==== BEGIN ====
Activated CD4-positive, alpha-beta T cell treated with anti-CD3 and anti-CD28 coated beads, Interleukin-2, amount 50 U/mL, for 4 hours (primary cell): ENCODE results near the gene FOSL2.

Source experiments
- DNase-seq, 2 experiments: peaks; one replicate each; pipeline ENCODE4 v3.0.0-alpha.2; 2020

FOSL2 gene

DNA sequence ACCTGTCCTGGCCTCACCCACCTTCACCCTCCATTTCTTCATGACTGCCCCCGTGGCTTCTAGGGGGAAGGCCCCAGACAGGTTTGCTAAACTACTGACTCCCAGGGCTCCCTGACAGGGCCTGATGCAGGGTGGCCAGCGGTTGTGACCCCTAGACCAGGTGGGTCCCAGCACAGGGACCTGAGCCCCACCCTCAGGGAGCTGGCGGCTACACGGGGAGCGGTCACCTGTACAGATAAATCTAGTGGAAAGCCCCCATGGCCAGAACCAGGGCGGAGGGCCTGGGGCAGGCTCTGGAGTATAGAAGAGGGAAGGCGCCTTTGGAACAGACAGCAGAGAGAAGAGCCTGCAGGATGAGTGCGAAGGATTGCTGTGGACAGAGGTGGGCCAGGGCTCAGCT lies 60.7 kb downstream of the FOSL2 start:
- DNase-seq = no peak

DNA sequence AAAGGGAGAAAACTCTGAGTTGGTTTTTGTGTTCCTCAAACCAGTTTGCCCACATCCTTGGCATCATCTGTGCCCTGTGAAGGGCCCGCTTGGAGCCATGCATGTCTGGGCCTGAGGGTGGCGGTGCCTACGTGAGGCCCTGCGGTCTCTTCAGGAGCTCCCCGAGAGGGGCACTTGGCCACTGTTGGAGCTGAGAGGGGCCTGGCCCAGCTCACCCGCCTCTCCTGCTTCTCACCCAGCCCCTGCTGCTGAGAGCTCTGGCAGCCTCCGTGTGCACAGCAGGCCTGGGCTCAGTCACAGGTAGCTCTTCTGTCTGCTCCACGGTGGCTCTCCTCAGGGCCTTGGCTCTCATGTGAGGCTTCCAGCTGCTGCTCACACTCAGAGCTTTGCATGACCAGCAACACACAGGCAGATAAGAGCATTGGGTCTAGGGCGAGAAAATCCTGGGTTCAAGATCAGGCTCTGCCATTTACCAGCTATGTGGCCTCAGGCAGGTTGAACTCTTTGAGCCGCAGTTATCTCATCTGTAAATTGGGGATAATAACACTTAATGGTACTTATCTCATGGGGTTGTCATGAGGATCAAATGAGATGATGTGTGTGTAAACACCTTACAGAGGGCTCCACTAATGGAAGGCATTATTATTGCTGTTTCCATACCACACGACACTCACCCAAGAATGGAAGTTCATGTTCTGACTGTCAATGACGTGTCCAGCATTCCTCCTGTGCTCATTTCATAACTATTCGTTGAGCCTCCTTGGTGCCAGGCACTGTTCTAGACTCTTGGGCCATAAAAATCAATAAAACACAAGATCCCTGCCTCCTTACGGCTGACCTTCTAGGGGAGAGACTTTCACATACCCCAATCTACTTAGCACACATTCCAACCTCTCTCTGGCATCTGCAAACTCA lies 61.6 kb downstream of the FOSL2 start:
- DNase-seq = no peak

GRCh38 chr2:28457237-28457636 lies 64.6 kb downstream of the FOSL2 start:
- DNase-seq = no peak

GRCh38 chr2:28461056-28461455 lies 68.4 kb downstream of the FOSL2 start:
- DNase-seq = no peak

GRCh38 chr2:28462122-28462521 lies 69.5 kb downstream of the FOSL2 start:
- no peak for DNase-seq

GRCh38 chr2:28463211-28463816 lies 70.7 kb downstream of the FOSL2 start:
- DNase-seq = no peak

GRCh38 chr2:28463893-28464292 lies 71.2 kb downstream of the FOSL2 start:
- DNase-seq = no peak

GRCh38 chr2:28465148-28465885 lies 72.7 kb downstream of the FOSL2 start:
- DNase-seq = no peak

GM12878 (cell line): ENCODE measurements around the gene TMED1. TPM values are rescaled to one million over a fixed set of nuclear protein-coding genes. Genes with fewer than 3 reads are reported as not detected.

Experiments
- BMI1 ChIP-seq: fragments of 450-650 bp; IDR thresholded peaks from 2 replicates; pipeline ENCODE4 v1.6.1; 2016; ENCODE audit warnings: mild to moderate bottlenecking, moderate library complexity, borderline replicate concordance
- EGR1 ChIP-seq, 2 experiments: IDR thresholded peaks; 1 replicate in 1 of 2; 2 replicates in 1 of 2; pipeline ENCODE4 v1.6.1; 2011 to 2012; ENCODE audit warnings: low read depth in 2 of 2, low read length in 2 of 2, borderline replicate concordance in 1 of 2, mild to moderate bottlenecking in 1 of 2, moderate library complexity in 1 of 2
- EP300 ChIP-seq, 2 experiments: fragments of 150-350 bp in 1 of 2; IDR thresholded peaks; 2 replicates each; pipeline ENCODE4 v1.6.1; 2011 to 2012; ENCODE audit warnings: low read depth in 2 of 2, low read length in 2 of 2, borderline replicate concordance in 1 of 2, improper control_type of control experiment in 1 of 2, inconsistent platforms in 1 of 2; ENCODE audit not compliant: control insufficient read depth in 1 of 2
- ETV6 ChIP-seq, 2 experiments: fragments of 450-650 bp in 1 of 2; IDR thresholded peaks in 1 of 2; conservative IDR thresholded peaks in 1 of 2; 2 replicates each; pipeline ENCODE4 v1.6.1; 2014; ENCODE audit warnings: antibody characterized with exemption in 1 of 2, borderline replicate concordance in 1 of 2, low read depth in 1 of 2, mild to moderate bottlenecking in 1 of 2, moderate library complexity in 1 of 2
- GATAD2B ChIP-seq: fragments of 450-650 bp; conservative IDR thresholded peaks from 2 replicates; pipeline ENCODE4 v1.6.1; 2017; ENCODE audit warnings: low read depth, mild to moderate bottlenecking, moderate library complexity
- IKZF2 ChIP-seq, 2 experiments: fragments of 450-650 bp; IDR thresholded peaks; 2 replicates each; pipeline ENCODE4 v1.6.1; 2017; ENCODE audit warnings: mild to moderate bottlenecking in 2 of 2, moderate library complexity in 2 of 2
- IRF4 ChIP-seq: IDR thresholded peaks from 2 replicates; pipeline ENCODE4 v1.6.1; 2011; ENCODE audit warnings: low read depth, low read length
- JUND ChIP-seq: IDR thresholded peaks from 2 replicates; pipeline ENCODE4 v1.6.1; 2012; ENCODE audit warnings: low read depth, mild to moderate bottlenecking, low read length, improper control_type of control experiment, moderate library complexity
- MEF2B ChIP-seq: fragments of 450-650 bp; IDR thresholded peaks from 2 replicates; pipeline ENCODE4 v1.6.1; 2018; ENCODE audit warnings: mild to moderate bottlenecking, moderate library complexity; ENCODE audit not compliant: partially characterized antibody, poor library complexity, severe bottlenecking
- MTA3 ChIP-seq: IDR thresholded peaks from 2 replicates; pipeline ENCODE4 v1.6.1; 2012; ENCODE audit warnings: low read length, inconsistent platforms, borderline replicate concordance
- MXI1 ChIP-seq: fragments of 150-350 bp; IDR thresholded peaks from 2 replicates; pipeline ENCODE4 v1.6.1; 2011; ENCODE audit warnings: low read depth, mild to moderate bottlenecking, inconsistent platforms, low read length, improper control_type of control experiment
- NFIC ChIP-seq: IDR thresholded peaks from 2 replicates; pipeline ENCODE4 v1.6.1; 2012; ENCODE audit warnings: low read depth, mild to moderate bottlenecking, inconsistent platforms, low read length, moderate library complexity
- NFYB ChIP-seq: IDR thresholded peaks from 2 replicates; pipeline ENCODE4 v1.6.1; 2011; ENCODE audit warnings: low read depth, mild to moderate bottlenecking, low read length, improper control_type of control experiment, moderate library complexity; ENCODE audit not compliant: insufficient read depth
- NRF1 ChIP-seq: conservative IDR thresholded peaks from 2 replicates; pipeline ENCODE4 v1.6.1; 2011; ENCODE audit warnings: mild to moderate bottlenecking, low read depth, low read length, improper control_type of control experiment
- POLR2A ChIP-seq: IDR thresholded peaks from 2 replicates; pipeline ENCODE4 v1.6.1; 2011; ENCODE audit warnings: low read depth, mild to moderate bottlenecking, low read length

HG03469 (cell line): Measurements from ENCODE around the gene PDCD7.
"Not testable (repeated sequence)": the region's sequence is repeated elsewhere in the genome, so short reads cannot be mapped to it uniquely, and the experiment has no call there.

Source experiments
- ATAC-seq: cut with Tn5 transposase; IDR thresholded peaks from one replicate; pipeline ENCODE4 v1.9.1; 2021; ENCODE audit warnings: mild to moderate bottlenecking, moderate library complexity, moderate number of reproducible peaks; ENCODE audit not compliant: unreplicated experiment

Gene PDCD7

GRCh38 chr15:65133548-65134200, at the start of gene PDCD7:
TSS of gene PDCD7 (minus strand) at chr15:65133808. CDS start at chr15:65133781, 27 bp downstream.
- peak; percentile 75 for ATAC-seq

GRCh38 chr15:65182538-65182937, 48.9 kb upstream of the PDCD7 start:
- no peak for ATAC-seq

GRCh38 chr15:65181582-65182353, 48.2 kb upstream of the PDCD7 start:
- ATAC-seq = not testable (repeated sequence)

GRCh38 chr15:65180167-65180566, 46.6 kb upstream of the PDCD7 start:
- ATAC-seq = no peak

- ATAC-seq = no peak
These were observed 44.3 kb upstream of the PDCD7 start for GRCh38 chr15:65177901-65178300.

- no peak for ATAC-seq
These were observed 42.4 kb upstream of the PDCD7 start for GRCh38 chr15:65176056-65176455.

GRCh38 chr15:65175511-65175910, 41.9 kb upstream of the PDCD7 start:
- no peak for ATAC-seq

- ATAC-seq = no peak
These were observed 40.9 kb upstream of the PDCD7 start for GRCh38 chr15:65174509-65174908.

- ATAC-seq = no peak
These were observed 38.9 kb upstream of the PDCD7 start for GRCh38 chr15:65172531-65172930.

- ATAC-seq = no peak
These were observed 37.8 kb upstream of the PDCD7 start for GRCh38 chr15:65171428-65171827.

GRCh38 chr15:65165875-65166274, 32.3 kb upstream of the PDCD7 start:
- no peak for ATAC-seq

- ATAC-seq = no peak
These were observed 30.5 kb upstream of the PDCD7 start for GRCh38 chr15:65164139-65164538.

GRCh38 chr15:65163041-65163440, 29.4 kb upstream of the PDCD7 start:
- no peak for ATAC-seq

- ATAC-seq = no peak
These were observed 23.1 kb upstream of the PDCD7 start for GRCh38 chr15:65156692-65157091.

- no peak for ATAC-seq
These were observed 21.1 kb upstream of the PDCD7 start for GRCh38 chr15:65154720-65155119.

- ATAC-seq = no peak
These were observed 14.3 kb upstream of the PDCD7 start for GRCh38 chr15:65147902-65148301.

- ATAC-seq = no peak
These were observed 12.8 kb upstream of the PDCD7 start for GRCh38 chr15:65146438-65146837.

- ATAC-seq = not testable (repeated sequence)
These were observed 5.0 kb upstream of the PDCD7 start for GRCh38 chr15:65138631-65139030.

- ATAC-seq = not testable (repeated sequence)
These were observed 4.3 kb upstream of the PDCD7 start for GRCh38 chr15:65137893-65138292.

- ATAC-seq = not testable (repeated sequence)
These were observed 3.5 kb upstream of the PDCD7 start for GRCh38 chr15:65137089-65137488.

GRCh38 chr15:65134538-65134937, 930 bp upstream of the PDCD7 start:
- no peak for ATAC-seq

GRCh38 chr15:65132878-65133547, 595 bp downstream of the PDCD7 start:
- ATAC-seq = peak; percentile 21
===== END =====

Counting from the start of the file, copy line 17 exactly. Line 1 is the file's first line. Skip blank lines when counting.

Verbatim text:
GRCh38 chr2:28463893-28464292 lies 71.2 kb downstream of the FOSL2 start: